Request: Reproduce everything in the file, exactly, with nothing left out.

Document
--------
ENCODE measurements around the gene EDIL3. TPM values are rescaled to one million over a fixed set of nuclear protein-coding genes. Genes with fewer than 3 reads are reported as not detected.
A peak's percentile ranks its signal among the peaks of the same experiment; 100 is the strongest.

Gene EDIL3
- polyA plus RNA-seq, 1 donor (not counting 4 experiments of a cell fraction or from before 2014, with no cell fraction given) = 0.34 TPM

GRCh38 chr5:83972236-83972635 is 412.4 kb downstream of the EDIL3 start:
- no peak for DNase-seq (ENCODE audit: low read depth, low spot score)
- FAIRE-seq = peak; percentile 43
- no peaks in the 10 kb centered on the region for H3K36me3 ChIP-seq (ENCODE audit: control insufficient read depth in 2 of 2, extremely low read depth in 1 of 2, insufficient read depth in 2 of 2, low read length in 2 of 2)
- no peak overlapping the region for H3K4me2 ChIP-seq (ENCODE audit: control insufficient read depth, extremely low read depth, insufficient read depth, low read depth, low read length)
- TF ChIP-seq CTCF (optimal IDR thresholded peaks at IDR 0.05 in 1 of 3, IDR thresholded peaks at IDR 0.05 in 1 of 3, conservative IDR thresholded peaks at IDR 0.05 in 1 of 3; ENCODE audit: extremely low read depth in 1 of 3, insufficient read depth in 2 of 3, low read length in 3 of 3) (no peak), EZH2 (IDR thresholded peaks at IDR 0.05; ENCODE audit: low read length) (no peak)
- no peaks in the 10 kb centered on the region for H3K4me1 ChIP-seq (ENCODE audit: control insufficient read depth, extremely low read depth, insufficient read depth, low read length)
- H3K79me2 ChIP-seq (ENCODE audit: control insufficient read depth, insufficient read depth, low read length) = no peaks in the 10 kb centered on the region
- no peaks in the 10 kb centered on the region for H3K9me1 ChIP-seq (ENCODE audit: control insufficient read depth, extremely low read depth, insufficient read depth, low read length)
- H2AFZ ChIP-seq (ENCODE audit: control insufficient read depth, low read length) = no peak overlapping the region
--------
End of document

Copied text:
ENCODE measurements around the gene EDIL3. TPM values are rescaled to one million over a fixed set of nuclear protein-coding genes. Genes with fewer than 3 reads are reported as not detected.
A peak's percentile ranks its signal among the peaks of the same experiment; 100 is the strongest.

Gene EDIL3
- polyA plus RNA-seq, 1 donor (not counting 4 experiments of a cell fraction or from before 2014, with no cell fraction given) = 0.34 TPM

GRCh38 chr5:83972236-83972635 is 412.4 kb downstream of the EDIL3 start:
- no peak for DNase-seq (ENCODE audit: low read depth, low spot score)
- FAIRE-seq = peak; percentile 43
- no peaks in the 10 kb centered on the region for H3K36me3 ChIP-seq (ENCODE audit: control insufficient read depth in 2 of 2, extremely low read depth in 1 of 2, insufficient read depth in 2 of 2, low read length in 2 of 2)
- no peak overlapping the region for H3K4me2 ChIP-seq (ENCODE audit: control insufficient read depth, extremely low read depth, insufficient read depth, low read depth, low read length)
- TF ChIP-seq CTCF (optimal IDR thresholded peaks at IDR 0.05 in 1 of 3, IDR thresholded peaks at IDR 0.05 in 1 of 3, conservative IDR thresholded peaks at IDR 0.05 in 1 of 3; ENCODE audit: extremely low read depth in 1 of 3, insufficient read depth in 2 of 3, low read length in 3 of 3) (no peak), EZH2 (IDR thresholded peaks at IDR 0.05; ENCODE audit: low read length) (no peak)
- no peaks in the 10 kb centered on the region for H3K4me1 ChIP-seq (ENCODE audit: control insufficient read depth, extremely low read depth, insufficient read depth, low read length)
- H3K79me2 ChIP-seq (ENCODE audit: control insufficient read depth, insufficient read depth, low read length) = no peaks in the 10 kb centered on the region
- no peaks in the 10 kb centered on the region for H3K9me1 ChIP-seq (ENCODE audit: control insufficient read depth, extremely low read depth, insufficient read depth, low read length)
- H2AFZ ChIP-seq (ENCODE audit: control insufficient read depth, low read length) = no peak overlapping the region